• June 27 - Saturn at Opposition. The ringed planet will be at its closest approach to Earth and its face will be fully illuminated by the Sun. It will be brighter than any other time of the year and will be visible all night long. This is the best time to view and photograph Saturn and its moons. A medium-sized or larger telescope will allow you to see Saturn's rings and a few of its brightest moons.
  • June 28 - Full Moon. The Moon will be located on the opposite side of the Earth as the Sun and its face will be will be fully illuminated. This full moon was known by early Native American tribes as the Full Strawberry Moon because it signaled the time of year to gather ripening fruit. It also coincides with the peak of the strawberry harvesting season. This moon has also been known as the Full Rose Moon and the Full Honey Moon.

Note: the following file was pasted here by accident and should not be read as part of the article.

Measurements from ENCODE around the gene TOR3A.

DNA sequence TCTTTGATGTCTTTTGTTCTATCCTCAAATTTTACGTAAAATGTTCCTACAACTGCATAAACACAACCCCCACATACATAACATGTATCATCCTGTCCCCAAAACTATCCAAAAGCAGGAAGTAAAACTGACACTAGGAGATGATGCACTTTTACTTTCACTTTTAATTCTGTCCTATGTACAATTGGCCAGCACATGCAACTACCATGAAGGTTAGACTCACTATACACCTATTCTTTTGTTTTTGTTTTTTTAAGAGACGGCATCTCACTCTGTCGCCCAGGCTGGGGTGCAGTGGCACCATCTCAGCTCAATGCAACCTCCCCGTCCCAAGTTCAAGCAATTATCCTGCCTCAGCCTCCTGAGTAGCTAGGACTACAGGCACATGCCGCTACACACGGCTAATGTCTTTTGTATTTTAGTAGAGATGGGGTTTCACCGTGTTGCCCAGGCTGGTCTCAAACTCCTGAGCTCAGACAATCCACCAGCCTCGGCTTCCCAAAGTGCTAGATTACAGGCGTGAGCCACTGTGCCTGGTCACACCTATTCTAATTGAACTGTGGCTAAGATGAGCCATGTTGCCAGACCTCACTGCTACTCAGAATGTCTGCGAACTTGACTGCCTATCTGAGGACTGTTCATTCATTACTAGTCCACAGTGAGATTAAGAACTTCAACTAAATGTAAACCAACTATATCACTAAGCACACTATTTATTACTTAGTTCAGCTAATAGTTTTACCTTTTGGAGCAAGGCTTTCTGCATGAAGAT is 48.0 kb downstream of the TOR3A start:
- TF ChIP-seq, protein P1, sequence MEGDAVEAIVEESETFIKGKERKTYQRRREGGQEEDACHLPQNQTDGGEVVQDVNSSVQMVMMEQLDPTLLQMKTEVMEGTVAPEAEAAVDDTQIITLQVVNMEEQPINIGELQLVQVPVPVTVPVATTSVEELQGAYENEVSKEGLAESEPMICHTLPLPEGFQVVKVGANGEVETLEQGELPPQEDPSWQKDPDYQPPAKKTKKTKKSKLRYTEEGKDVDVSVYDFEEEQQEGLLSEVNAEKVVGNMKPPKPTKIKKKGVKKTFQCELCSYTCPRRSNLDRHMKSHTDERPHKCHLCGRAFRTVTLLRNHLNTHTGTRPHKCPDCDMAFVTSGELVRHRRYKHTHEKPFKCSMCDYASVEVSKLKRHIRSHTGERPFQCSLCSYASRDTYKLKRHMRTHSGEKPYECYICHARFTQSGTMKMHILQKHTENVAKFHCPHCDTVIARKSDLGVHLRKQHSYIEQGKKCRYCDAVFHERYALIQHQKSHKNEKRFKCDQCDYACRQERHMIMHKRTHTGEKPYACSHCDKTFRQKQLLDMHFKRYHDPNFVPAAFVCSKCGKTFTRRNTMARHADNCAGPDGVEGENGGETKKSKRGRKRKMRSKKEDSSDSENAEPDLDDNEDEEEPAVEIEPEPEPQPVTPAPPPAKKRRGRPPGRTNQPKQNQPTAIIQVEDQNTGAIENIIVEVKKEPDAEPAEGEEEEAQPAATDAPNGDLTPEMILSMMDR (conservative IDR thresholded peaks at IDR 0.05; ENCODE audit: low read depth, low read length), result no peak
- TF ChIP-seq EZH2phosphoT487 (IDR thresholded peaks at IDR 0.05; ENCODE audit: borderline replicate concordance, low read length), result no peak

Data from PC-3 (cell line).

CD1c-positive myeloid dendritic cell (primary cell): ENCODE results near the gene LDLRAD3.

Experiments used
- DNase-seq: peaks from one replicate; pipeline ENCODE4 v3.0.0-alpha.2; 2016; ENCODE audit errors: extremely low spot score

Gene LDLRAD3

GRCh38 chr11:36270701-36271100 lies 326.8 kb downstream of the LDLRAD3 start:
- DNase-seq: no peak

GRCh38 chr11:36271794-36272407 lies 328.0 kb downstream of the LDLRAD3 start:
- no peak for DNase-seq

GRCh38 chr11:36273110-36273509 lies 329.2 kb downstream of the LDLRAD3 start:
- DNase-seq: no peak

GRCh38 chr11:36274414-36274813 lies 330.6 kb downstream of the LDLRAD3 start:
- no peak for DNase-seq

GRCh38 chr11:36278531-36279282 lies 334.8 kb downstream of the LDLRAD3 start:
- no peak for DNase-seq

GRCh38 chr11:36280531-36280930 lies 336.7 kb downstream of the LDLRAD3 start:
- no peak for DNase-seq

Reservations Suggested
Due to limited seating of 84 attendees in the Imaginarium, we recommend making reservations for our programs. Call (808) 235-7433 between 8:30am - 3:30pm, Monday - Friday. Reservation phone line is not available on weekends or holidays.
Our admission prices are:
  • $8 General admission
  • $7 WCC students, military, seniors (65 years or older), with ID
  • $6 Children (ages 4-12 years)
  • Free for children under 4 years of age (1 per paying adult), and WCC faculty or staff with university ID
Please pick up and pay for reserved tickets at the Imaginarium Box Office at least 15 minutes prior to showtime. Unclaimed tickets may be sold to waiting customers on a first come, first served basis.
Please visit and LIKE our WCC Imaginarium Facebook Page.

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As always, we welcome your feedback or questions, feel free to phone (808) 235-7350 or email to If you would like information regarding our Adopt-a-Show sponsorship program please click here.
Dineene O'Connor
Manager, Hōkūlani Imaginarium
Windward Community College
Hale Imiloa 135A
Office (808) 235-7350

Stars of the Pharaohs,
Saturday, June 9,
1:00 pm
Flight Adventure
Saturday, June 9,,
2:00 pm
Solar Quest
Saturday, June 9,
2:00 pm 

with Krissie Kellogg
Wednesay, June 13,
7:00 pm
Tales of the Maya,
Friday, June 22,
7:00 pm

Led Zeppelin,
Friday, June 22,
8:15 pm